Marshall Homestead

Marshall Homestead - Lot 14, Reed's Point

Original Grant:

Jedediah Nash - July 14th 1784

Deed Transfers:

Jedediah Nash to William Puddington - 1801

William Puddington to Caleb Wetmore - 1807

Caleb Wetmore to Munson and Ralph Travis - 1810

Munson and Ralph Travis to John Gidney - 1814

John Gidney to Peter Hume - 1819

Peter Hume to William Black - 1822

William Black to John Walker - 1836

John Walker to James. E Waddell - 1841

James. E. Waddell to Eliza Waddell - 1899

Eliza Waddell to Clarinda Marshall - 1906


Behind the house sits a small milk house which has been converted into a storage shed. To the north of the house sits a woodshed, built before 1880, with a loft that was once converted into an office for a traveling salesman.

History and Style:

This home was built in the 1880’s on the spot where an older house once stood. It was built in segments, room by room, while the family lived on the 2nd floor of their woodshed. The first room to be built was the present living room on the north end of the house. It was separated into two rooms at one time. The smaller of the two was where the family’s matriarch, Eliza (Bean) Waddell, lived, and it acted as her apartment. The last room to be built was the south end parlour. It was built circa 1905 according to Ida (Marshall) Coffey, who grew up in the home.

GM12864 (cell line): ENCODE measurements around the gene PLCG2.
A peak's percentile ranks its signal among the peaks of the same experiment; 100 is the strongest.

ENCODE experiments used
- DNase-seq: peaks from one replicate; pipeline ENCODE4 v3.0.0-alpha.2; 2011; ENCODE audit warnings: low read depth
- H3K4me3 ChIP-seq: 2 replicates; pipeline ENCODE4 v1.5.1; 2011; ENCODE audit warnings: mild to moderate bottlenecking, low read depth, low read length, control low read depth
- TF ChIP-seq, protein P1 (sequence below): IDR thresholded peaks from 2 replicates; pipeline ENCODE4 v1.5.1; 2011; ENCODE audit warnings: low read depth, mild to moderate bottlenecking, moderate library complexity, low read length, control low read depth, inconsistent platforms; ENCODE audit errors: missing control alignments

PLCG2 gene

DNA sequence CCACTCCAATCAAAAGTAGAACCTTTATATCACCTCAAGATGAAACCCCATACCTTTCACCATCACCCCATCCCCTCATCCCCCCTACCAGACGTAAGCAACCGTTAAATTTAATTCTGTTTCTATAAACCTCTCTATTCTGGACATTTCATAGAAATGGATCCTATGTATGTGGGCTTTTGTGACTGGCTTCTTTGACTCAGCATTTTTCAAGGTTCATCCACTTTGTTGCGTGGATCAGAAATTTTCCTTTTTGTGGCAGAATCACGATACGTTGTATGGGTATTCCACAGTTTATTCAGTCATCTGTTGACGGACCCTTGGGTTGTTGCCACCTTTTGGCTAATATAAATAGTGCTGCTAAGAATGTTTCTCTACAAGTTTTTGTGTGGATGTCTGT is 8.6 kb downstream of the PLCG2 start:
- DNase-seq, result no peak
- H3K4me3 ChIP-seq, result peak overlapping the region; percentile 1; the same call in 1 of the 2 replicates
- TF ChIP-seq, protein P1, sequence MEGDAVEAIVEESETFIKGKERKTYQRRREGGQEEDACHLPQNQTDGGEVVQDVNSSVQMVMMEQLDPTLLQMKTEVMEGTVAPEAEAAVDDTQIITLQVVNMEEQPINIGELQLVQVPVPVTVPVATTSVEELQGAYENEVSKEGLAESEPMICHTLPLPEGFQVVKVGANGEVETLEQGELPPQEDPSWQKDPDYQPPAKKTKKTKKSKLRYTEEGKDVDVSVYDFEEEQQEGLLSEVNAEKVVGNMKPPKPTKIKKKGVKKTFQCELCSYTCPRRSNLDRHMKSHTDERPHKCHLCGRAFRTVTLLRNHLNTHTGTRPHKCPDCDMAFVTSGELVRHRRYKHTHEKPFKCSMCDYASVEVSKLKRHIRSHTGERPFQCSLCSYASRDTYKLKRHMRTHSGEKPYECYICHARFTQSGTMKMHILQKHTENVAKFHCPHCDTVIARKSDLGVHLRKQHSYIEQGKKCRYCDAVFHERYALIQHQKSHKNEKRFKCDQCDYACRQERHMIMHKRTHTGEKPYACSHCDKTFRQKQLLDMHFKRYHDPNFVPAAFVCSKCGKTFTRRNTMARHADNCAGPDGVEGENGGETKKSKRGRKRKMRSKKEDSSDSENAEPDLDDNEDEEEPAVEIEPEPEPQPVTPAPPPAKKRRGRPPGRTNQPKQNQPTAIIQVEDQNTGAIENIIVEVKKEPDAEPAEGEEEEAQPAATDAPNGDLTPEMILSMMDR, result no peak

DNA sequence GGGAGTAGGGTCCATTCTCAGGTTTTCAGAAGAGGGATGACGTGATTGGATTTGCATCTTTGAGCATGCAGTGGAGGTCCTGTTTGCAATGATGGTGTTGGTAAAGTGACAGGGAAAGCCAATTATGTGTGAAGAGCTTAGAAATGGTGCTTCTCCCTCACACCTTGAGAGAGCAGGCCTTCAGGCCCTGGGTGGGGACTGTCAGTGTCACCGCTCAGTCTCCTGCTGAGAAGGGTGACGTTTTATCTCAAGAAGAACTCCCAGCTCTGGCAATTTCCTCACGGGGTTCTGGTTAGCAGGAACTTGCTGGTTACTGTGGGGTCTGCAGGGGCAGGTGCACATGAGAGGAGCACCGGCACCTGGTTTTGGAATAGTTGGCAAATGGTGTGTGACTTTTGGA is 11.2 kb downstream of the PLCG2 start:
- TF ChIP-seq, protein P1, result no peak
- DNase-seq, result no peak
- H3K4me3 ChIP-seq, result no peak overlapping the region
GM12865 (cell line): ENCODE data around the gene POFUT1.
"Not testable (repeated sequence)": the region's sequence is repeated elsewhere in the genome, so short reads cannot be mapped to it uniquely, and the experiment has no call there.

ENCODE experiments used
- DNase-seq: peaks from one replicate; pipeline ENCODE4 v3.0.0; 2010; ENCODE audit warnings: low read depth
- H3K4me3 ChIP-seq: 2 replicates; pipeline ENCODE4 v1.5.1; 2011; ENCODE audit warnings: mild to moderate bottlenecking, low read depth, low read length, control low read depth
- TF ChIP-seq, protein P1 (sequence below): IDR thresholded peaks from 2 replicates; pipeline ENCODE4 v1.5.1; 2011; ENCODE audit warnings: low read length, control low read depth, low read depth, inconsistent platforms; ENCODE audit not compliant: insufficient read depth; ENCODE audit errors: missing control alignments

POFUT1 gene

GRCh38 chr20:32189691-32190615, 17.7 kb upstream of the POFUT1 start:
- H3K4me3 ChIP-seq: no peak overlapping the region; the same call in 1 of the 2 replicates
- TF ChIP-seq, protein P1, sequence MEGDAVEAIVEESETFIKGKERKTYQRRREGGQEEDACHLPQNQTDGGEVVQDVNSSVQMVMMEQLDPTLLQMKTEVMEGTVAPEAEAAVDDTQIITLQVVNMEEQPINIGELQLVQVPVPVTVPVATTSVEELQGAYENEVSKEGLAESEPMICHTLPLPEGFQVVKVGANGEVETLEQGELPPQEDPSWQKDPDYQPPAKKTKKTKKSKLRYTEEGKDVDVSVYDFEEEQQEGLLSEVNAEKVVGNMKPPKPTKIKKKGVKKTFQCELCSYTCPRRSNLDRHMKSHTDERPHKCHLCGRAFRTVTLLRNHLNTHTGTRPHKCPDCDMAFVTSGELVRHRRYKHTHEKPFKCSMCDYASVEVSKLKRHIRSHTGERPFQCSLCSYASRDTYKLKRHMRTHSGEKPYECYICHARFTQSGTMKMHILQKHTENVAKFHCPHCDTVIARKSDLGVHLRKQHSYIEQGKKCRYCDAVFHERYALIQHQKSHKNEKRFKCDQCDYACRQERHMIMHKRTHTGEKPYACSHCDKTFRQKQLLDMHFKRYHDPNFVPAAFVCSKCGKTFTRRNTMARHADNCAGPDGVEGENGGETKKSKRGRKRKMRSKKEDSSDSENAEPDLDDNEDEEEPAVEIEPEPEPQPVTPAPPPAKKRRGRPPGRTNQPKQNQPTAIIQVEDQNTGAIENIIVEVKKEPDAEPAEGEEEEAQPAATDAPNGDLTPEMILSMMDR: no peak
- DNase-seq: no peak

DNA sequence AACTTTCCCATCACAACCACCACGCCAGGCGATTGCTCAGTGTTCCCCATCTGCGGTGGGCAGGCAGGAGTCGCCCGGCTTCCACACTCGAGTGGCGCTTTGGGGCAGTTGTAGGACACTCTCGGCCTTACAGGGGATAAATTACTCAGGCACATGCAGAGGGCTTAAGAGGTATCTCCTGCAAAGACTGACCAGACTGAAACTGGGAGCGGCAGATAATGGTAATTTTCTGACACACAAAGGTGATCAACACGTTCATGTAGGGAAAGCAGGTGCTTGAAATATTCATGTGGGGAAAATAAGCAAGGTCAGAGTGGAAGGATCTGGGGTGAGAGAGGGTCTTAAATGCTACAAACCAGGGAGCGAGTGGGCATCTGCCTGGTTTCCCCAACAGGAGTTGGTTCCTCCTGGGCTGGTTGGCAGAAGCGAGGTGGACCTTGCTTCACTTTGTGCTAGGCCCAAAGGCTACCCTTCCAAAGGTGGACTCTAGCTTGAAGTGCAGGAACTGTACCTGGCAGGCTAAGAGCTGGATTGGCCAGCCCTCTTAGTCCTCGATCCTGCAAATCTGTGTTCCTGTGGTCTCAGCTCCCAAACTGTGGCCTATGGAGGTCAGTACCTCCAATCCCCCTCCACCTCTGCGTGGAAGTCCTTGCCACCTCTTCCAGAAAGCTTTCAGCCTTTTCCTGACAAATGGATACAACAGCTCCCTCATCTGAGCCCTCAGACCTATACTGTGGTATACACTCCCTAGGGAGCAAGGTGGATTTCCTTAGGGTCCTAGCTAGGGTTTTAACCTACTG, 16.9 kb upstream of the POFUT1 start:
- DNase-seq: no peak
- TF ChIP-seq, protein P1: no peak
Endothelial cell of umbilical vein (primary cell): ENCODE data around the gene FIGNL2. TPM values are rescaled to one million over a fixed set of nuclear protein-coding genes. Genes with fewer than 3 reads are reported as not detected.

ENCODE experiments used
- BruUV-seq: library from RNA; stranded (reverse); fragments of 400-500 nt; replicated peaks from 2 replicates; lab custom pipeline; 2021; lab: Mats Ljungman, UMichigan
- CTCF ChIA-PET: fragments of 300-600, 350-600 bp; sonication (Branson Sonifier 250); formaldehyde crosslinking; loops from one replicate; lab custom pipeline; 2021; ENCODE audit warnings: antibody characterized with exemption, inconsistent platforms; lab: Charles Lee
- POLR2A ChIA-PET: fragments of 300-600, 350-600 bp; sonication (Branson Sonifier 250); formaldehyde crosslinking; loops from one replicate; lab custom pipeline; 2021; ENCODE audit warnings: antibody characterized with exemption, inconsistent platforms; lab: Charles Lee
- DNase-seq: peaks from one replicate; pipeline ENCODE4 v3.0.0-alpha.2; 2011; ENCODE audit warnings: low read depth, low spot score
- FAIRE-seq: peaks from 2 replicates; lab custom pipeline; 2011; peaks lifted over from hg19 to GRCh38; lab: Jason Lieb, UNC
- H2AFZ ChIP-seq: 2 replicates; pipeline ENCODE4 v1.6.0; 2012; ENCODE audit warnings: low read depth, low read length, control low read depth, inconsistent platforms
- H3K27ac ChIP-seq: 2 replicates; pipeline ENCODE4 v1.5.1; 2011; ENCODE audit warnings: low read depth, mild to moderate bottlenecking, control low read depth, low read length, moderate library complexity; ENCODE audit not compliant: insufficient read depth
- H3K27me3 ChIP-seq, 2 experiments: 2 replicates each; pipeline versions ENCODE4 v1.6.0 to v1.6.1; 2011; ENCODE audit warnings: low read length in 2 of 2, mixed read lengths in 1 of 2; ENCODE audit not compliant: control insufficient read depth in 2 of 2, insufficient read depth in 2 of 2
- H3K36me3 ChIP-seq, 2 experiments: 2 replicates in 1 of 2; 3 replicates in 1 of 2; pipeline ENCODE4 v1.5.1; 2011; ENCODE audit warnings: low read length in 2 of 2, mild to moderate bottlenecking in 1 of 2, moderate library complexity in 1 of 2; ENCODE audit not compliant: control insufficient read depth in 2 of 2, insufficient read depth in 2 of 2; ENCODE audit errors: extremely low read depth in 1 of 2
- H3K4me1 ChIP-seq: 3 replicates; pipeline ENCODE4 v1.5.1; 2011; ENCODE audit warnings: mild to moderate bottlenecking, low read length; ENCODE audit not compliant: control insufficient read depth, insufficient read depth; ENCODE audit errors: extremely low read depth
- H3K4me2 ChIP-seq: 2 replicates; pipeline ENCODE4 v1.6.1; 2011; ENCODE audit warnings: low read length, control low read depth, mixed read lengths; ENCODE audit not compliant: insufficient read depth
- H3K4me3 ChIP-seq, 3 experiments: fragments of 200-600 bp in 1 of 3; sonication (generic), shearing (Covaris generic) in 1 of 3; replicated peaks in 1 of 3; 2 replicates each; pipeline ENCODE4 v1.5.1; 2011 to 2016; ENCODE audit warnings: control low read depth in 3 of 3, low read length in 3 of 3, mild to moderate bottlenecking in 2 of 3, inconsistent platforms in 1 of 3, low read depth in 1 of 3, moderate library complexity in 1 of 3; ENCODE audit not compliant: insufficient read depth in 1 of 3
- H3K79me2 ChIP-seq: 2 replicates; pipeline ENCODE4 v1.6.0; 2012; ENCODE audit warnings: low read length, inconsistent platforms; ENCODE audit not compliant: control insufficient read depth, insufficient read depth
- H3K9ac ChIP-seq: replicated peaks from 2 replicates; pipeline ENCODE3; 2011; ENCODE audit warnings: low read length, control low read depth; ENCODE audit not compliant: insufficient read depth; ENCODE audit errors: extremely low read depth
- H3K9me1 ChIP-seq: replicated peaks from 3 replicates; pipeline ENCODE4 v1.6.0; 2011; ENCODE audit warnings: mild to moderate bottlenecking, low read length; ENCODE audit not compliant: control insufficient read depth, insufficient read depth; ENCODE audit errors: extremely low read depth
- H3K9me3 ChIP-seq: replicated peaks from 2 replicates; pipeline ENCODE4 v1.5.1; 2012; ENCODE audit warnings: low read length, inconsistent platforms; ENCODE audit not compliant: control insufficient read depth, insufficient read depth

The house that preceded the present dwelling was the homestead of John and Eliza Waddell. It was burned when Eliza walked to the store in Clifton and left her four girls at home alone. They played with matches and burned the house down. The family leased the land until 1899 when they bought 50 acres from James E. Waddell.

The house is built on the central hallway theme and maintains symmetry and a sense of planned design even though it expanded over a period of twenty years. Fairly unique to the Peninsula is the projecting two-story dormer. The interior trim work, which was made at the Waddell factory, is highly decorative both upstairs and down. Corner blocks are used throughout instead of mitered trim and the parlour contains a decorative plaster ceiling medallion. The kitchen ceiling is covered in wainscoting in lieu of the usual plaster.